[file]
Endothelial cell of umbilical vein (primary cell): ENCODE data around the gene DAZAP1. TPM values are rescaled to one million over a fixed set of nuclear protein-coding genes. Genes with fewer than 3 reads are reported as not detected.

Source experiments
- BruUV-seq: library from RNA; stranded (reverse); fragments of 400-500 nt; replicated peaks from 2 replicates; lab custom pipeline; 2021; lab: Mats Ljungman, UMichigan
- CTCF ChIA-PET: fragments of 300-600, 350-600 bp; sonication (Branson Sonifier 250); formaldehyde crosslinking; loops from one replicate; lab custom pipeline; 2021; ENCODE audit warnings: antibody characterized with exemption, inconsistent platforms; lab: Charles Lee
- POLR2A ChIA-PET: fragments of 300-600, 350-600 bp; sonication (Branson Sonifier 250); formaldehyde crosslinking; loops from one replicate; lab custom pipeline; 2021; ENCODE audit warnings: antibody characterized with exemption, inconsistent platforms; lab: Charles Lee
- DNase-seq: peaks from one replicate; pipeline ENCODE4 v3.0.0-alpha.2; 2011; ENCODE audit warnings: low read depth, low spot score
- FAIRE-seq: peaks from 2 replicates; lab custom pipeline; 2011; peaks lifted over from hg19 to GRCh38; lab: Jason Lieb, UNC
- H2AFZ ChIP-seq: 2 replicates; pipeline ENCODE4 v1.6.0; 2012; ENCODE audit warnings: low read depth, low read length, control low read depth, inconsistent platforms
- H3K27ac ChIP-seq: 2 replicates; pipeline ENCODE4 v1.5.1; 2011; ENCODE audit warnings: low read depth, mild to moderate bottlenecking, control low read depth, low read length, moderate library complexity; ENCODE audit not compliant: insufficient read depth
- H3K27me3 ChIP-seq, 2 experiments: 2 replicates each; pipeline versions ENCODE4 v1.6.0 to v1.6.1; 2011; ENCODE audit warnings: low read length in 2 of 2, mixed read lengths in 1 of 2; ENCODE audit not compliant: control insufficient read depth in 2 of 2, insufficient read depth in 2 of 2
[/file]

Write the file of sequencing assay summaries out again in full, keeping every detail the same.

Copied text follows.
Endothelial cell of umbilical vein (primary cell): ENCODE data around the gene DAZAP1. TPM values are rescaled to one million over a fixed set of nuclear protein-coding genes. Genes with fewer than 3 reads are reported as not detected.

Source experiments
- BruUV-seq: library from RNA; stranded (reverse); fragments of 400-500 nt; replicated peaks from 2 replicates; lab custom pipeline; 2021; lab: Mats Ljungman, UMichigan
- CTCF ChIA-PET: fragments of 300-600, 350-600 bp; sonication (Branson Sonifier 250); formaldehyde crosslinking; loops from one replicate; lab custom pipeline; 2021; ENCODE audit warnings: antibody characterized with exemption, inconsistent platforms; lab: Charles Lee
- POLR2A ChIA-PET: fragments of 300-600, 350-600 bp; sonication (Branson Sonifier 250); formaldehyde crosslinking; loops from one replicate; lab custom pipeline; 2021; ENCODE audit warnings: antibody characterized with exemption, inconsistent platforms; lab: Charles Lee
- DNase-seq: peaks from one replicate; pipeline ENCODE4 v3.0.0-alpha.2; 2011; ENCODE audit warnings: low read depth, low spot score
- FAIRE-seq: peaks from 2 replicates; lab custom pipeline; 2011; peaks lifted over from hg19 to GRCh38; lab: Jason Lieb, UNC
- H2AFZ ChIP-seq: 2 replicates; pipeline ENCODE4 v1.6.0; 2012; ENCODE audit warnings: low read depth, low read length, control low read depth, inconsistent platforms
- H3K27ac ChIP-seq: 2 replicates; pipeline ENCODE4 v1.5.1; 2011; ENCODE audit warnings: low read depth, mild to moderate bottlenecking, control low read depth, low read length, moderate library complexity; ENCODE audit not compliant: insufficient read depth
- H3K27me3 ChIP-seq, 2 experiments: 2 replicates each; pipeline versions ENCODE4 v1.6.0 to v1.6.1; 2011; ENCODE audit warnings: low read length in 2 of 2, mixed read lengths in 1 of 2; ENCODE audit not compliant: control insufficient read depth in 2 of 2, insufficient read depth in 2 of 2